Rider Sponsorship: Get A Leg Up on The Competition

By Ali Barros

Professionals, adult amateurs, and young riders alike may be on the hunt for sponsorship and ambassadorship opportunities. The competition is stiff and companies receive an overwhelming number of requests. It is important to be familiar with the terminology and requirements for becoming and maintaining sponsorships and ambassadorships.

What is the difference between ambassadorship and sponsorship? Many riders are unfamiliar with the differences between the two concepts –which can lead to confusion. Companies can offer ambassadorships and/or sponsorships opportunities to eligible riders. Ambassadorships offer discounts to riders for merchandise or services. Sponsorships provide riders with free merchandise or services.

Once you determine which type of partnership you are seeking, it is important to write a professional letter that includes a brief bio, your riding career highlights, memberships and affiliations, references, horses you own or compete, and social media pages. Since companies receive hundreds to thousands of requests each year; professionalism will increase your chances and help you stand out from other applicants.

Companies often narrow the eligibility pool. For example, Bit Of Britain offers an annual young rider sponsorship competition for eventers. The competition is open to riders who are 25 years of age of younger, competing at Training level or above, active on social media, and have no other major sponsorships to apply. Out of many applications, Bit Of Britain selects eight semi-finalists who are given the opportunity to share their blogs, in hopes of securing one of three top spots based on public voting. This public vote constitutes for 50% of the sponsorship decision. On January 5, 2018 the selected riders were announced: Austin Skeens took the top spot; he is an eventer from USEA Area II who competes on his Canadian Sport Horse Gelding, “Rocmaster.” There was a three-way tie for second place: Lauren Yeagy, Elizabeth Henry, and Emma Sloan; third place was awarded to Magdalena Valenti. These riders received a variety of products in differing amounts, including: first place ($1,500 USD), second place ($1,000 USD), and third place ($500 USD).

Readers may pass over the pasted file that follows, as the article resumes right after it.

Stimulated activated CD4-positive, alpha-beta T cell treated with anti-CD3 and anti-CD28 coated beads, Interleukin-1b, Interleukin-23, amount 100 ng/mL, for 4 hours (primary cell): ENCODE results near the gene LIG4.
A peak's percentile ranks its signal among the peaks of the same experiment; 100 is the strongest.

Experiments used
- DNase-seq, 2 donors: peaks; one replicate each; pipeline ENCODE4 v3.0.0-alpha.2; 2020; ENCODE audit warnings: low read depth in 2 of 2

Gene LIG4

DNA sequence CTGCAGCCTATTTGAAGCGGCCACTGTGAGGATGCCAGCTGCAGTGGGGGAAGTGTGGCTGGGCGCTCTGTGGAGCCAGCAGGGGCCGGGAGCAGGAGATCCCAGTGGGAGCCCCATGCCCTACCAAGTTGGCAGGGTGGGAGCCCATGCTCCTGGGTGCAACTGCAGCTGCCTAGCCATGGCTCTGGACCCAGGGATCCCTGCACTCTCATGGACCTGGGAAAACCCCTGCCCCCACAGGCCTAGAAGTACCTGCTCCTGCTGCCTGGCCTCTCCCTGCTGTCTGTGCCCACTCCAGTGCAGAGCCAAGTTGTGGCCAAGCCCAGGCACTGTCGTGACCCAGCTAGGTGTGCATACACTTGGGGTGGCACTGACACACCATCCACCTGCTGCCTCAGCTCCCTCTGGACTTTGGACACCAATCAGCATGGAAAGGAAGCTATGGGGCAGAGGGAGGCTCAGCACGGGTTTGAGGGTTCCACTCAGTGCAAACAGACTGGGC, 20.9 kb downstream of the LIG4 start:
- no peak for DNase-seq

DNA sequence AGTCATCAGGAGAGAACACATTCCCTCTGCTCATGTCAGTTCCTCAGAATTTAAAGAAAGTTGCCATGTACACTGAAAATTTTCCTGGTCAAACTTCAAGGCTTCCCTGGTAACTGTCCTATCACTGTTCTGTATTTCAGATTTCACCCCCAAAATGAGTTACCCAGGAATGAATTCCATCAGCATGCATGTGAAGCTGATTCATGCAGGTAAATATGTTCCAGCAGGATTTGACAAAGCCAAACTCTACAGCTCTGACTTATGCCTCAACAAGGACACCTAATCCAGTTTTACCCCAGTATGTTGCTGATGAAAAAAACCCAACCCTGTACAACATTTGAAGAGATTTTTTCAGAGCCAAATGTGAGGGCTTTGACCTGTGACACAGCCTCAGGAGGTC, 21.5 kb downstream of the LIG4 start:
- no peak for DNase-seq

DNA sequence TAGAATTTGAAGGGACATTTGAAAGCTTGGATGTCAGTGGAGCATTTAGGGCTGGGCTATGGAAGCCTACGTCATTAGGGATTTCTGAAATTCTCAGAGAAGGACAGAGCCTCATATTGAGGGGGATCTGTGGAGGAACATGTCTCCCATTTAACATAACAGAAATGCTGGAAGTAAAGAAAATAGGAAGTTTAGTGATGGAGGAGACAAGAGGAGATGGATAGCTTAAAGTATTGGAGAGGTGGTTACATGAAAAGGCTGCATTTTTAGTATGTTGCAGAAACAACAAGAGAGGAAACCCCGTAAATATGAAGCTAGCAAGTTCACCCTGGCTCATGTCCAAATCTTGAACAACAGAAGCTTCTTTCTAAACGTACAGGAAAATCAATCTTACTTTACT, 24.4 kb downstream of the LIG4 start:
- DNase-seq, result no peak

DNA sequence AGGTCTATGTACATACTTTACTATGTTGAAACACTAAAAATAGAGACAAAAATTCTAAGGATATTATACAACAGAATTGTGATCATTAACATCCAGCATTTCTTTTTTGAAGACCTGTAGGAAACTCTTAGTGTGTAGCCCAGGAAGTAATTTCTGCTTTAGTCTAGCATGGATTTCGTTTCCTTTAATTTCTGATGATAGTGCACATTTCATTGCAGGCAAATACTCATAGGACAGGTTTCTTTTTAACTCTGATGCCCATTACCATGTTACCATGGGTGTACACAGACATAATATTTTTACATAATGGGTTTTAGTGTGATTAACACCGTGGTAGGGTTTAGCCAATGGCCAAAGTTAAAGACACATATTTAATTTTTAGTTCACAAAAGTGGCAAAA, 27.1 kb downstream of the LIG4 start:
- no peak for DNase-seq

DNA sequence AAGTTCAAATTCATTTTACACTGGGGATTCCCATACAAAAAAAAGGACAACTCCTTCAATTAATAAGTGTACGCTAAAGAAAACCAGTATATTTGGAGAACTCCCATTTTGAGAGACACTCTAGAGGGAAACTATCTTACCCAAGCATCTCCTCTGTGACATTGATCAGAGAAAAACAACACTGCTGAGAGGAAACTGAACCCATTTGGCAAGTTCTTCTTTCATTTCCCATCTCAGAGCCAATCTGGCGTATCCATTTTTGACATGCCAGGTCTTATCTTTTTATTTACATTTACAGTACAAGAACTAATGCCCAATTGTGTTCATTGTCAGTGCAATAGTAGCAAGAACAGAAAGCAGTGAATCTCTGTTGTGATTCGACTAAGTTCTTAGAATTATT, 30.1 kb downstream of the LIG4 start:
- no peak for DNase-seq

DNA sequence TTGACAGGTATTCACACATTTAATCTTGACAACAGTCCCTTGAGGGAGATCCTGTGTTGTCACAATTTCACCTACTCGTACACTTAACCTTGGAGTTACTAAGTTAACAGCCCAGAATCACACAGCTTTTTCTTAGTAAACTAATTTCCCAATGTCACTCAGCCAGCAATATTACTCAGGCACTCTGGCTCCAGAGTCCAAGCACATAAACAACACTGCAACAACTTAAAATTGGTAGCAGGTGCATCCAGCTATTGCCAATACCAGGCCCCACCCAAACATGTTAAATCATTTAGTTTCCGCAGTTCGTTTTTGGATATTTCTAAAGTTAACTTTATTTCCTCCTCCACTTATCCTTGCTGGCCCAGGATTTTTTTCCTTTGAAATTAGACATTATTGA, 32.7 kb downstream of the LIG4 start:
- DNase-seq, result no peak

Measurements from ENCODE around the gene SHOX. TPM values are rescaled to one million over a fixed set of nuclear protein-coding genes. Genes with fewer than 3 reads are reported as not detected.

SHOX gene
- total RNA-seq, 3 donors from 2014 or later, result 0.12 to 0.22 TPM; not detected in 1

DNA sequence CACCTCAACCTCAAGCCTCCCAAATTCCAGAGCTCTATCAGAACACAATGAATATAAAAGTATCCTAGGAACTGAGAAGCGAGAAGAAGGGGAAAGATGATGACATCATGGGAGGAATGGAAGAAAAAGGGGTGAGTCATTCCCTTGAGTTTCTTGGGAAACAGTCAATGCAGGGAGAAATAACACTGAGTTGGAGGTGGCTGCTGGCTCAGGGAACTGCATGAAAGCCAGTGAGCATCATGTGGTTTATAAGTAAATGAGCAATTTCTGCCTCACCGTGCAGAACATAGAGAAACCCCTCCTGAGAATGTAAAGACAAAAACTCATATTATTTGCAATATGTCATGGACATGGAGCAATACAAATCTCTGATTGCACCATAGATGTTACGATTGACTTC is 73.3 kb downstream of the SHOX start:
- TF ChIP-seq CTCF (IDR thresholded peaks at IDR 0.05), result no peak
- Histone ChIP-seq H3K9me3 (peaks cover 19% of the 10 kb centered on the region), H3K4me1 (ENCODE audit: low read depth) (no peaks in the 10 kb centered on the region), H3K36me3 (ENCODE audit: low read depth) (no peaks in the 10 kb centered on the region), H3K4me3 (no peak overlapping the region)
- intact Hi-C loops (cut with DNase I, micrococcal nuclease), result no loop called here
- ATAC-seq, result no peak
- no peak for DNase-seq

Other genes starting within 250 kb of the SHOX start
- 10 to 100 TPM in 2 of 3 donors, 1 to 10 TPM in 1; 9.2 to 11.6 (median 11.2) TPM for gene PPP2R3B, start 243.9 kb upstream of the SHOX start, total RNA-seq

Southern Equestrian LIfe offers an ambassadorship program for mid-south riders. The Georgia based equestrian clothing company asked interested riders to submit a video on Instagram and a written application on their website. The brand allows a variety of equine enthusiasts the opportunity to participate: barrel racers, hunters, jumpers, eventers, polo players, saddle seat riders, and Quarter Horse riders. In 2017, some notable mid-south riders who were selected included: Cooper Dean of Alabama, Amanda Agee of Tennessee, Tayler Adams of Georgia, and Mari Pawlowski of Florida.

Companies are looking for well-rounded riders who are passionate, competitive, and tech savvy, with social media usage becoming an important factor of the last few years. A good rule of thumb is to create an equestrian centered website, a Facebook business page, Instagram, and Twitter pages.

Whether considering sponsorships or ambassadorships, first read the guidelines in the United States Equestrian Federation (USEF) rulebook under your selected status (professional, junior, or amateur). According to the USEF rulebook, non-professionals may accept reimbursement for any bona fide expenses directly related to the horse (farrier, vet bills, or horse show entries), but many not receive reimbursements for travel, hotel, equipment, room and board. Non-professionals may only accept a non-monetary token gift of appreciation valued less than $300 annually. Therefore, juniors and amateurs may not accept large sponsorship gifts, such as a saddle or large cash donations.

Best of luck on your search!

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